The first post in this series gave some general information about what a library is–we will now explore the early history of libraries. The earliest libraries we know about appeared in Mesopotamia about 5,000 years ago. According to an article in The Journal of Library History, many scholars consider the library at Ebla in northern Syria to be the world’s oldest library. These libraries held thousands of clay tablets inscribed with a stylus in a technique known as cuneiform. The tablets recorded business transactions, scientific knowledge and even myths such asĀ The Epic of Gilgamesh. They were usually sorted in baskets or shelves according to their content. Scholars today can study these tablets from their desktop via the Cuneiform Digital Library Initiative.

Moving forward many centuries, we find libraries that house scrolls written in ink on papyrus and parchment rather than inscriptions on clay tablets. Papyrus was lightweight, inexpensive, and grew well in the Nile River Delta. Moving from clay to papyrus helped spur a great increase in writing, and thus, the need for libraries to house and arrange them. The most famous library of the classical world was the Library of Alexandria, founded in Egypt by the Ptolemies in the 3rd century BCE. Demetrius of Phaleron supervised the arrangement of the library which attempted to collect all Greek literature and arrange it systematically. While we don’t have thousands of papyrus scrolls at the Eisenhower Library, we do have several excellent histories of the Alexandrian Library. The modern version of this library, the Bibliotheca Alexandrina, opened in 2002 and attempts to recapture the spirit of the original while moving forward into the digital age. In addition to providing access to millions of books, the new library serves as a backup site for the Internet Archive.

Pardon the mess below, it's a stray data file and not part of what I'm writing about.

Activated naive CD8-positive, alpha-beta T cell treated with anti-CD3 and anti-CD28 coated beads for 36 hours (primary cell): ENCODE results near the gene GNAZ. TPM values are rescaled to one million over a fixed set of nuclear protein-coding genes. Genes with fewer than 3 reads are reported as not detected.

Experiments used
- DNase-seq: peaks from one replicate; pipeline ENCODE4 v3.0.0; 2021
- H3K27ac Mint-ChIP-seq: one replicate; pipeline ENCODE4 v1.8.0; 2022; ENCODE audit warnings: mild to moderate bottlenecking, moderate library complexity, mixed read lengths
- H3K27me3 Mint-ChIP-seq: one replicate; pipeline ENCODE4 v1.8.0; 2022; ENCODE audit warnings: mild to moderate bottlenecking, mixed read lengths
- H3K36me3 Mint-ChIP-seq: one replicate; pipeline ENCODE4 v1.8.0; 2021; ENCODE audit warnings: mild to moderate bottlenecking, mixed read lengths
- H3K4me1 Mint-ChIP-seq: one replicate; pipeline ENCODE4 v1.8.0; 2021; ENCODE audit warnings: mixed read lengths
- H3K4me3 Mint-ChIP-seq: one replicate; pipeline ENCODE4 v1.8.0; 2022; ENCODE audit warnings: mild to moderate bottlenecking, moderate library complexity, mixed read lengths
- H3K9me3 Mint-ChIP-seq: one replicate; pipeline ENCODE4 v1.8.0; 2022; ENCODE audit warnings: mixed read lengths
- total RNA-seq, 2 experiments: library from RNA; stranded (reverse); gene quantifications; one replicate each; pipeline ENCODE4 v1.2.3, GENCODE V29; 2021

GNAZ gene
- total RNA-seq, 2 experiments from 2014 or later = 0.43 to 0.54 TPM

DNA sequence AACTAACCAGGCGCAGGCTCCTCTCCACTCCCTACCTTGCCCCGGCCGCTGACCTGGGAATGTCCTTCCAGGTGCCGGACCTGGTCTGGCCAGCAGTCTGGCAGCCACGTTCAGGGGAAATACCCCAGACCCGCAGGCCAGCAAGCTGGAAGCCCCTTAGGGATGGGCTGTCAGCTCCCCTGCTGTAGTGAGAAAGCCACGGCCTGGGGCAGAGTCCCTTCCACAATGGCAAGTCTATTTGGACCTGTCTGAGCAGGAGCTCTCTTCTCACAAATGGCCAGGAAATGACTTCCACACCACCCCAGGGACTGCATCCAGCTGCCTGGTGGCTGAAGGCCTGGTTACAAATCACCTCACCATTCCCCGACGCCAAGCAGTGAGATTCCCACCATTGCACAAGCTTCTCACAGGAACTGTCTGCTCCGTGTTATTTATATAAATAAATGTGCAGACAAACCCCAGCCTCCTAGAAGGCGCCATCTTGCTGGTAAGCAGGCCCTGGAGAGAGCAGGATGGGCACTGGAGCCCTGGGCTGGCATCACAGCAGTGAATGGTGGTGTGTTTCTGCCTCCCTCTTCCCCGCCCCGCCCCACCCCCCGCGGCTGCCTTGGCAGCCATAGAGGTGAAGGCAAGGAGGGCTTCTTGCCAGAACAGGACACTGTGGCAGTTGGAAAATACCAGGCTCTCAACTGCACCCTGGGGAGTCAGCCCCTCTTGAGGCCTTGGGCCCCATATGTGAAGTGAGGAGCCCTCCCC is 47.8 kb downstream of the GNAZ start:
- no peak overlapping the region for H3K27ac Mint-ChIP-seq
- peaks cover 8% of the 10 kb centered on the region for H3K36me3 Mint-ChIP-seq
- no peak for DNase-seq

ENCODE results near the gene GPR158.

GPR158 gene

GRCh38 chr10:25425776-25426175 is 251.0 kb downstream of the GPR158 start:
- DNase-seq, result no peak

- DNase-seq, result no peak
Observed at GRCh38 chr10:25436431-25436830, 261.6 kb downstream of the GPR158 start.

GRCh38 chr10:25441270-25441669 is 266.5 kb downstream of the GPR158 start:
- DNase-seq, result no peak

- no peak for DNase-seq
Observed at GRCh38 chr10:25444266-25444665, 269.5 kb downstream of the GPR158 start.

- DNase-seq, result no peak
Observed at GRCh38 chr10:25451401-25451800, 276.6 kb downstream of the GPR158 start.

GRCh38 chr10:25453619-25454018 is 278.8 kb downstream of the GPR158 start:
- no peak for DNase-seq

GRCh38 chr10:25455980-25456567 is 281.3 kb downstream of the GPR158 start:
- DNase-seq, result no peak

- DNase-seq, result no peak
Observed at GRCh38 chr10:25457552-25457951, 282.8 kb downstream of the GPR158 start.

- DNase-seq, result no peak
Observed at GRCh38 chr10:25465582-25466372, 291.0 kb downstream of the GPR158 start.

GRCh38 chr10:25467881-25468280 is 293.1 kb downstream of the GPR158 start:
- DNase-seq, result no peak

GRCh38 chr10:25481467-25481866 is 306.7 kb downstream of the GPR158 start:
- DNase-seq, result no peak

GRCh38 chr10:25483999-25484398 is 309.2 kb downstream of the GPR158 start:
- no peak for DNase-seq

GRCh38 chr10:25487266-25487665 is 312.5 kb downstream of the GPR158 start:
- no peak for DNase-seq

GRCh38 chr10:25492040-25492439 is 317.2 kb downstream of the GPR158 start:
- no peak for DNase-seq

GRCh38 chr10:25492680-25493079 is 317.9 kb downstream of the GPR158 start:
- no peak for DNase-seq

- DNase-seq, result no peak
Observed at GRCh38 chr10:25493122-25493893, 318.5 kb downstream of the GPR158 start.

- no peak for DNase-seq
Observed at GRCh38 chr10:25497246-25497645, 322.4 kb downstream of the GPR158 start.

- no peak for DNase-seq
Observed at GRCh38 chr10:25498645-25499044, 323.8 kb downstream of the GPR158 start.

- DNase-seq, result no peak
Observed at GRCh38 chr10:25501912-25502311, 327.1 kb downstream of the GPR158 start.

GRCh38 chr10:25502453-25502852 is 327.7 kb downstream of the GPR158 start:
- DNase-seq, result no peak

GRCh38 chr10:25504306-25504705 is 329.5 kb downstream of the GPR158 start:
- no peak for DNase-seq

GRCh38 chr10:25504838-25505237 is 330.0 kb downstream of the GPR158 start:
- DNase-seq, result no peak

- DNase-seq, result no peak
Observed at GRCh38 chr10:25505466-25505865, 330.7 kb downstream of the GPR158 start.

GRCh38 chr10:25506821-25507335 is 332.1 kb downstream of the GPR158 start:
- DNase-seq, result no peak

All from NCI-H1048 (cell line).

Making our way into the middle ages, we see another shift in the format of the written word: scrolls were replaced by the codex. Since the printing press was still a long way off, these books still needed to be copied by hand. European monasteries such as Monte Cassino began creating libraries of scriptures, commentaries, and philosophy, and employing their monks as scribes in their scriptoria. Don’t get the idea that a monk could just show his library card and check out a book–they were all chained to the shelf or lectern! While sacred works and classics predominated in medieval Europe, secular works such as the Roman de la Rose were also being copied and distributed widely.

Stay tuned for the final installment in this series when we will cover the great university and national libraries of today and speculate on the future of libraries.

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